Recall Issue Overshadows GM Shareholder Meeting
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DETROIT (WWJ) - As protesters marched outside, GM CEO Mary Barra promised the company’s shareholders that the company has learned from the delayed ignition switch recall, and is changing.
“The attitudes and practices that allowed this failure to occur will not be tolerated.”
As Barra spoke inside, Laura Christian, who lost her daughter in a 2005 crash involving a Chevy Cobalt, was outside GM’s headquarters. She said she wanted shareholders to see the human side of the recall.
Christian, who met with Barra in Washington earlier this year, said she was not impressed.
“She came across as very scripted and very cold,” said Christian. “That was not the right message to send to any one of us.”
While Christian is considering suing GM, she says what she really wants is to make sure no parent goes through what she’s gone through.
“It’s not about the money,” Christian told WWJ’s Charlie Langton. “We can’t get back what we want. We want our kids back.”
The annual meeting attracted only 29 shareholders, six fewer than last year. There were few questions about the recall. The discussion part of the meeting also dealing with issues ranging from next year’s UAW contract talks, and attempts to attract more minority dealers.
Barra again promising to do the right thing for those who were injured or lost loved ones, and again apologized.
“I know there are no words that can ease their grief and pain.”
Less than a week after the release of an internal report that was highly critical of GM’s corporate culture, Barra said that she believes GM workers are getting the message.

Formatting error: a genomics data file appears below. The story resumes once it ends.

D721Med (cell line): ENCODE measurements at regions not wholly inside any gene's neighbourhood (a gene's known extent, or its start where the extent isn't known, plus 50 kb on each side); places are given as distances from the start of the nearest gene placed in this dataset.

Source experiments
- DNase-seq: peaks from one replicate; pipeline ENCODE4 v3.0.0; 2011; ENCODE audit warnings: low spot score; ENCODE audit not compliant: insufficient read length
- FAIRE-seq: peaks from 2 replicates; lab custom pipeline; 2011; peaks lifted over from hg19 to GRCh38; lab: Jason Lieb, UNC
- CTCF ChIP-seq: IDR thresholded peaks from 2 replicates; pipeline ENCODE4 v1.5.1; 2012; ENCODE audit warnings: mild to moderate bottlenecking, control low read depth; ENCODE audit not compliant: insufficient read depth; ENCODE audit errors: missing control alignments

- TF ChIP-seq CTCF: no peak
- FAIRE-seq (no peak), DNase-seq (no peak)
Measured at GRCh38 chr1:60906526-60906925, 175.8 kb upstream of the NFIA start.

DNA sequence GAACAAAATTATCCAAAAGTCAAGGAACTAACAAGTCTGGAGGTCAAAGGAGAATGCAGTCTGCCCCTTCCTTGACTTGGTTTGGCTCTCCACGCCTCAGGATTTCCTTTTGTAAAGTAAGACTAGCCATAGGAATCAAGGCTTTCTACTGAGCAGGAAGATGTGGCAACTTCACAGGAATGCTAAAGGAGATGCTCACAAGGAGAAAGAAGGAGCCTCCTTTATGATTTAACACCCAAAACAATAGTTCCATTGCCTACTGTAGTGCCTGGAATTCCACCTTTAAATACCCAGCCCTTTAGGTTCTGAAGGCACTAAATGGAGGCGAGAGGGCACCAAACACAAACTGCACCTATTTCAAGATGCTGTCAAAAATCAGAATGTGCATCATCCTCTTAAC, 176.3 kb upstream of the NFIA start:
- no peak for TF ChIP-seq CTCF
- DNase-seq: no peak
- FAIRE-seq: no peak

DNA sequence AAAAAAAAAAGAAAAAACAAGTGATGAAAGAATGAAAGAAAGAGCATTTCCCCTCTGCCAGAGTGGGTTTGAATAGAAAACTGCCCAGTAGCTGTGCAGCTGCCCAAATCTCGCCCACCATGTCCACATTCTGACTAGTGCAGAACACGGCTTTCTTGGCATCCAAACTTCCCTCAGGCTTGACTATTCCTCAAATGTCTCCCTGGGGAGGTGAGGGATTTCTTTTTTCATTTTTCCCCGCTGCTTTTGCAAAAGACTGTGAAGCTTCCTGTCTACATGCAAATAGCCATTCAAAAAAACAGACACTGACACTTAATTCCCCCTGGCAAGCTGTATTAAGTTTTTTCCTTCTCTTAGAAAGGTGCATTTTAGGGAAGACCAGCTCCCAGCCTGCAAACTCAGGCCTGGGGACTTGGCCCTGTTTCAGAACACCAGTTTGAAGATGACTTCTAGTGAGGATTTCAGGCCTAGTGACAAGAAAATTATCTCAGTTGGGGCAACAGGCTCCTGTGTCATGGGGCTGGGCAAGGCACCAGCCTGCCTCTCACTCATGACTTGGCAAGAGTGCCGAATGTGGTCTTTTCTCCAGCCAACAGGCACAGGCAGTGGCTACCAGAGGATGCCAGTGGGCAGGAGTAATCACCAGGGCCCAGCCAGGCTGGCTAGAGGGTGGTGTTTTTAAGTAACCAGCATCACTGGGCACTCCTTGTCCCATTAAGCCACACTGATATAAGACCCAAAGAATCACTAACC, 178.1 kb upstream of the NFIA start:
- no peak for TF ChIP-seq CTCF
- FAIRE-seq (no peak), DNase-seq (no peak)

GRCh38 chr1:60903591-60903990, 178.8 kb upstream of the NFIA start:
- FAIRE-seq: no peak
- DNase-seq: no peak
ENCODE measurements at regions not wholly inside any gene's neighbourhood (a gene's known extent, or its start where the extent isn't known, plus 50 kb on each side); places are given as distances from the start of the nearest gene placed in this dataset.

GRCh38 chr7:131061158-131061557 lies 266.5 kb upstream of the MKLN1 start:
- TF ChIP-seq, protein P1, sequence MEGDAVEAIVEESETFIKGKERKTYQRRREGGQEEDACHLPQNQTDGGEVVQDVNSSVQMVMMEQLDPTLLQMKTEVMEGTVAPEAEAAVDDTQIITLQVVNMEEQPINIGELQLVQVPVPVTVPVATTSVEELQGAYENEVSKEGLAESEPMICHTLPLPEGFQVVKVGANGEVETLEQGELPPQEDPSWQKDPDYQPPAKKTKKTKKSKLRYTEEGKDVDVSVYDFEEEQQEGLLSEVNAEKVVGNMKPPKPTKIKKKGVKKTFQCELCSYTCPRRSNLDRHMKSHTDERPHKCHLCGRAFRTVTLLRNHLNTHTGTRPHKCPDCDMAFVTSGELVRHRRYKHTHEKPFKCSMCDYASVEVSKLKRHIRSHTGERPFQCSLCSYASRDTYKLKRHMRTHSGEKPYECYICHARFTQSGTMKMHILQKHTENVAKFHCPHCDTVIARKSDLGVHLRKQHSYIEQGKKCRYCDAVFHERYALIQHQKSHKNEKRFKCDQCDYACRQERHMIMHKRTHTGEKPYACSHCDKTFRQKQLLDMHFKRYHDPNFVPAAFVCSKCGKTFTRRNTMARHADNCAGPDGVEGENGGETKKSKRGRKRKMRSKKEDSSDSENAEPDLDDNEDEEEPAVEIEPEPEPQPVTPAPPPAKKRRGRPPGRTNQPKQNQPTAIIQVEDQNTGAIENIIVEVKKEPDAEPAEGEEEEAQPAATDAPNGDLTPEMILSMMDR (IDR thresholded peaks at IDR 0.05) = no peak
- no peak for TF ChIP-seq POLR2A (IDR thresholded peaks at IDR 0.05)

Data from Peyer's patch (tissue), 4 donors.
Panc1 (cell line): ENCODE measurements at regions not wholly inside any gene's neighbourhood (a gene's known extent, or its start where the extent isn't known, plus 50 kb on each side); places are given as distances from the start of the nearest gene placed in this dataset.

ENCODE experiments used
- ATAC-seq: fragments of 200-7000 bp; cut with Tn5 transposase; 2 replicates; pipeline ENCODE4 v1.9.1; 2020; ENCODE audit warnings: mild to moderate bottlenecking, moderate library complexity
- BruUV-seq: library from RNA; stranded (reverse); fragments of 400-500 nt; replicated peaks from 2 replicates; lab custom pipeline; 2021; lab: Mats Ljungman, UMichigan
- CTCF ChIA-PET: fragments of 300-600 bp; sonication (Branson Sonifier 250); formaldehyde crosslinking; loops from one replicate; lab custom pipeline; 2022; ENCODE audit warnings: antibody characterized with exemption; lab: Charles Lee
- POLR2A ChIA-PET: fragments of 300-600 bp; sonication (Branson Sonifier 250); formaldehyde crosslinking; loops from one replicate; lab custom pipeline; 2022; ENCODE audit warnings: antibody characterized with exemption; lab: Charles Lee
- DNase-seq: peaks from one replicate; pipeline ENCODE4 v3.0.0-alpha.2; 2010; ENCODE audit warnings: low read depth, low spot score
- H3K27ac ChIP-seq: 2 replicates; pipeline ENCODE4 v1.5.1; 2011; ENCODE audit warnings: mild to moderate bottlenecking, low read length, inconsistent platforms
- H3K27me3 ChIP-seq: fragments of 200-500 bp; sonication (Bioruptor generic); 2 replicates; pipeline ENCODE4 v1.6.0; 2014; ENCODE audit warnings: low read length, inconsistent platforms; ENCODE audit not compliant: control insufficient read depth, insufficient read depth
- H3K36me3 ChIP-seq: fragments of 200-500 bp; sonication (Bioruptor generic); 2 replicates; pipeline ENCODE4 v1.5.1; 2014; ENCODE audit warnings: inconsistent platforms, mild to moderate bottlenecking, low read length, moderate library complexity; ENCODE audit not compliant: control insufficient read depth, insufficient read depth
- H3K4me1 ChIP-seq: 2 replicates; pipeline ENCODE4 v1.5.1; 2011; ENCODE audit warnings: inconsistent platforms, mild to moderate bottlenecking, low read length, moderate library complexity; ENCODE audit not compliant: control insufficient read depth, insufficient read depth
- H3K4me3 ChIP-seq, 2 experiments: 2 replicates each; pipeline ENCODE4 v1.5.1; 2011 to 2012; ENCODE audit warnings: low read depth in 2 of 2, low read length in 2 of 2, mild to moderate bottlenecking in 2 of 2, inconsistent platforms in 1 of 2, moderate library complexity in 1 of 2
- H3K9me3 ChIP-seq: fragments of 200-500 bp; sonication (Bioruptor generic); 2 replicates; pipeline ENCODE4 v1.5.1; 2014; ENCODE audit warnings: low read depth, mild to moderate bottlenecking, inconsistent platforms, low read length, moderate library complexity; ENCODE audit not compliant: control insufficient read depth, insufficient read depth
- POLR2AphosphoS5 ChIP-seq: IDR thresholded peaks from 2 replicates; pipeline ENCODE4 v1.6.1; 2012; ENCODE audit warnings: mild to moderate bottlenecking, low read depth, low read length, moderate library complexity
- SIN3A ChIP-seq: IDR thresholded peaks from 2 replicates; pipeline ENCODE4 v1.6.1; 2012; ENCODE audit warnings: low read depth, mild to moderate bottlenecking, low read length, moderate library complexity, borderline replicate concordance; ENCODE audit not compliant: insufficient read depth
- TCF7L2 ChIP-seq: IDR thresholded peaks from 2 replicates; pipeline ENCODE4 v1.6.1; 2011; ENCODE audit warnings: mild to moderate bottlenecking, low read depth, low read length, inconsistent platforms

“They are absolutely owning the report, internalizing it. They know what this company can be.”
Prior to the meeting, Barra told reporters that she’s received emails from hundreds of GM employees, and answered each one of them.
“I just feel tremendous engagement by the employees, that they’re going to do the right thing,” said Barra. “They’re raising issues. They’re asking questions. They’re owning it.”
A few of the emails from employees raised new safety issues, says Barra, and those were passed on to the appropriate managers.
We could see a few more recalls in the coming days, but Barra says GM’s investigation of safety issues in all of its vehicles is just about over. While it’s a record year for recalls, Barra points out that 80 percent of the vehicles the company’s recalled are no longer in production.
The ongoing investigation has not turned up issues similar to the delayed ignition switch recall.
“I have nothing to conclude there’s anything like this,” she said. “We’ve been digging pretty deep. We’ll continue to do that. As issues are raised, we’ll address them.”
The recall crisis broke just weeks after Barra assumed the top job at GM. It’s been something that’s consumed a lot of her time.
“All of us on the board believe Mary has done an outstanding job since becoming CEO in January,” said GM Chairman Theodore Solso. “We did not envision the extremely difficult situation that she was faced with almost immediately. We could not be prouder of the way she has represented General Motors.”
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